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Capital goods trade and economic development

  • Mutreja, Piyusha

    (Syracuse University)

  • Ravikumar, B.

    (Federal Reserve Bank of St. Louis)

  • Sposi, Michael J.

    (Federal Reserve Bank of Dallas)

Almost 80 percent of capital goods production in the world is concentrated in 10 countries. Poor countries import most of their capital goods. We argue that international trade in capital goods has quantitatively important effects on economic development through two channels: (i) capital formation and (ii) aggregate TFP. We embed a multi country, multi sector Ricardian model of trade into a neoclassical growth model. Barriers to trade result in a misallocation of factors both within and across countries. We calibrate the model to bilateral trade flows, prices, and income per worker. Our model matches several trade and development facts within a unified framework. It is consistent with the world distribution of capital goods production, cross-country differences in investment rate and price of final goods, and cross-country equalization of price of capital goods and marginal product of capital. The cross-country income differences decline by more than 50 percent when distortions to trade are eliminated, with 80 percent of the change in each country’s income attributable to change in capital. Autarky in capital goods results in an income loss of 17 percent for poor countries, with all of the loss stemming from decreased capital.

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Paper provided by Federal Reserve Bank of St. Louis in its series Working Papers with number 2014-12.

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Length: 45 pages
Date of creation: 16 May 2014
Date of revision:
Handle: RePEc:fip:fedlwp:2014-012
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  1. Jeremy Greenwood & Juan M. Sanchez & Cheng Wang, 2012. "Quantifying the Impact of Financial Development on Economic Development," RCER Working Papers 572, University of Rochester - Center for Economic Research (RCER).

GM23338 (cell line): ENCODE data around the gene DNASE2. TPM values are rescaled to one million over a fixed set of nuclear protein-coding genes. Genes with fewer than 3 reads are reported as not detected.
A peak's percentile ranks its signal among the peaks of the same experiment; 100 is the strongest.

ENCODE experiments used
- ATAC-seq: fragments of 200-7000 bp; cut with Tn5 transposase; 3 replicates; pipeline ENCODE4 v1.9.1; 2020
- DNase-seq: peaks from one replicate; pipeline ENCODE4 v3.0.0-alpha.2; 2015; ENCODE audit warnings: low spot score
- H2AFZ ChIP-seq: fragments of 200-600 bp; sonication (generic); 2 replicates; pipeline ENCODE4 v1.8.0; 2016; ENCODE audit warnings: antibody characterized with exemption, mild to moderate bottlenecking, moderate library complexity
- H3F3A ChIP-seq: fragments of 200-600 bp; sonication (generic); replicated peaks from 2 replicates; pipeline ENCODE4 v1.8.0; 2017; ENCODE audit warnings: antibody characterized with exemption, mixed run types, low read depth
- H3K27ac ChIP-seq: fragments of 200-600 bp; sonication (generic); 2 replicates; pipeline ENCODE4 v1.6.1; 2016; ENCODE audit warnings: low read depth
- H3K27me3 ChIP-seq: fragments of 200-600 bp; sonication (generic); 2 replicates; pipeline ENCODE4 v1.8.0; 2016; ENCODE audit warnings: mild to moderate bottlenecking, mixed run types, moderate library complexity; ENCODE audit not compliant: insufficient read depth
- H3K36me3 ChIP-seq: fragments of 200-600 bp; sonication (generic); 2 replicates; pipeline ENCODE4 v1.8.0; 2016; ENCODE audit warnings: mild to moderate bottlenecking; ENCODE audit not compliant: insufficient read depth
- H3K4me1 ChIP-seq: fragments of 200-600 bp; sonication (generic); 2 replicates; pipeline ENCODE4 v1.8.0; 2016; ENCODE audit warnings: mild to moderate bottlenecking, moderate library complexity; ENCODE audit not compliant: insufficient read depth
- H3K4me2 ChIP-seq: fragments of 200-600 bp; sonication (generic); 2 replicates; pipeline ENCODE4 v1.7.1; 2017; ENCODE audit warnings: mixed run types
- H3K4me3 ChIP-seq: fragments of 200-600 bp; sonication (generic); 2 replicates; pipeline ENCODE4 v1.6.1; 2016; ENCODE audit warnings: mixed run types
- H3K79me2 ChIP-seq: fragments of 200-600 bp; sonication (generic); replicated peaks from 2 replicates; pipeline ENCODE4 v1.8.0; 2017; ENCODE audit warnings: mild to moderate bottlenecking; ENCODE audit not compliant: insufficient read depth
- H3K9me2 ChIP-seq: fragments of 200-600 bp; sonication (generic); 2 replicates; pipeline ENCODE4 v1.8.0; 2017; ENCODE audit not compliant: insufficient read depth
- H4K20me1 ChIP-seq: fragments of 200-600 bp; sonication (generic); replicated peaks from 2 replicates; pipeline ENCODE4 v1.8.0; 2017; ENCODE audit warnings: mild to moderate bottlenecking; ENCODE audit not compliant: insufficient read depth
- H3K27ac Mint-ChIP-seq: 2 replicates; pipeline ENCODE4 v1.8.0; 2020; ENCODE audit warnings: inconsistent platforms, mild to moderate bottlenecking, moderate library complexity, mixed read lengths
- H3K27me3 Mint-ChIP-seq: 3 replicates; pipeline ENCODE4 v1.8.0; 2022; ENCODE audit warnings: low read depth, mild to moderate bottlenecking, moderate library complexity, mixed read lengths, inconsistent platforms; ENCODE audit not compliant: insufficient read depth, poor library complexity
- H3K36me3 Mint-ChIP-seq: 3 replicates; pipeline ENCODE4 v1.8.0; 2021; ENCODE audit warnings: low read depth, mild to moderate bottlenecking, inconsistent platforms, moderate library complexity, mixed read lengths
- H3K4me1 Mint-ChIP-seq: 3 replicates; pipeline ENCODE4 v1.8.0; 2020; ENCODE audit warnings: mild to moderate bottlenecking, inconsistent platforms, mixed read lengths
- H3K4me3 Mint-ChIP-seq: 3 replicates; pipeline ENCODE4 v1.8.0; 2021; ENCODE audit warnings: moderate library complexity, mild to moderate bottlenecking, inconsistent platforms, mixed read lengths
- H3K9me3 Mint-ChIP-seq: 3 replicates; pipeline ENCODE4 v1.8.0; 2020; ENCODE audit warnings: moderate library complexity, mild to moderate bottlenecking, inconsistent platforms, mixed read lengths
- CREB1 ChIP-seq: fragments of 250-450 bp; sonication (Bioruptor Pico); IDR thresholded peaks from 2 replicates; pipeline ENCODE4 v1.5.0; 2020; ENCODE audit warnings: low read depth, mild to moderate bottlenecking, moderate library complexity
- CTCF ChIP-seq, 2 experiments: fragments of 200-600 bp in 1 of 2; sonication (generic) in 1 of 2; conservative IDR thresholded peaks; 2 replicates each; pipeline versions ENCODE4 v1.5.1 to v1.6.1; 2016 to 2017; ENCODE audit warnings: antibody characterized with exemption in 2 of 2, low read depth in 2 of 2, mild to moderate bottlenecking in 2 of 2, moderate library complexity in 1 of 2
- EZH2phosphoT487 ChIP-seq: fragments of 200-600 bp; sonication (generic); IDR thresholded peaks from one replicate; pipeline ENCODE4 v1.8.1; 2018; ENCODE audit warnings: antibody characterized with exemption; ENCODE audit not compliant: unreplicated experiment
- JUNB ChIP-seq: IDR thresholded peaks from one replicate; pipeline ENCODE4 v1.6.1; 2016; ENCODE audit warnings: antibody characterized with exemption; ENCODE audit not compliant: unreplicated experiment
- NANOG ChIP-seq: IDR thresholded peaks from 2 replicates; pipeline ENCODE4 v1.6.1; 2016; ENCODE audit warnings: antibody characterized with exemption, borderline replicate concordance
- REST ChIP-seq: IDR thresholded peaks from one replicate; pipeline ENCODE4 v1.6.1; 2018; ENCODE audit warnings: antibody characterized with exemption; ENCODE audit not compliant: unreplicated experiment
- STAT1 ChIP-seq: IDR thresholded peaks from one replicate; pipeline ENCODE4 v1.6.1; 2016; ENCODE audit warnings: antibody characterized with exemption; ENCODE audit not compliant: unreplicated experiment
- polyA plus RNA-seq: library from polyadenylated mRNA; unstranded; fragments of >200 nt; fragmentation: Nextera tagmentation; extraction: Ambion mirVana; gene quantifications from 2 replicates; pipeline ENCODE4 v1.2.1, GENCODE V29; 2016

2. Chang-Tai Hsieh & Peter J. Klenow, 2003. "Relative prices and relative prosperity," Proceedings, Federal Reserve Bank of San Francisco, issue Nov.
  3. Ina Simonovska & Michael Waugh, 2011. "The Elasticity of Trade: Estimates and Evidence," Working Papers 112, University of California, Davis, Department of Economics.
  4. Douglas Gollin, 2002. "Getting Income Shares Right," Journal of Political Economy, University of Chicago Press, vol. 110(2), pages 458-474, April.
  5. Restuccia, Diego & Urrutia, Carlos, 2001. "Relative prices and investment rates," Journal of Monetary Economics, Elsevier, vol. 47(1), pages 93-121, February.
  6. Yongseok Shin & Joe Kaboski & Francisco J. Buera, 2008. "Finance and Development: A Tale of Two Sectors," 2008 Meeting Papers 955, Society for Economic Dynamics.
  7. Piyusha Mutreja & B. Ravikumar & Raymond Riezman & Michael J. Sposi, 2012. "Price equalization does not imply free trade," Working Papers 2012-010, Federal Reserve Bank of St. Louis.
  8. Robert E. Hall & Charles I. Jones, 1999. "Why Do Some Countries Produce So Much More Output per Worker than Others?," NBER Working Papers 6564, National Bureau of Economic Research, Inc.
  9. Westphal, Larry E, 1990. "Industrial Policy in an Export-Propelled Economy: Lessons from South Korea's Experience," Journal of Economic Perspectives, American Economic Association, vol. 4(3), pages 41-59, Summer.
  10. Michael Sposi, 2013. "Trade barriers and the relative price tradables," Globalization and Monetary Policy Institute Working Paper 139, Federal Reserve Bank of Dallas.
  11. Lucas, Robert E, Jr, 1990. "Why Doesn't Capital Flow from Rich to Poor Countries?," American Economic Review, American Economic Association, vol. 80(2), pages 92-96, May.
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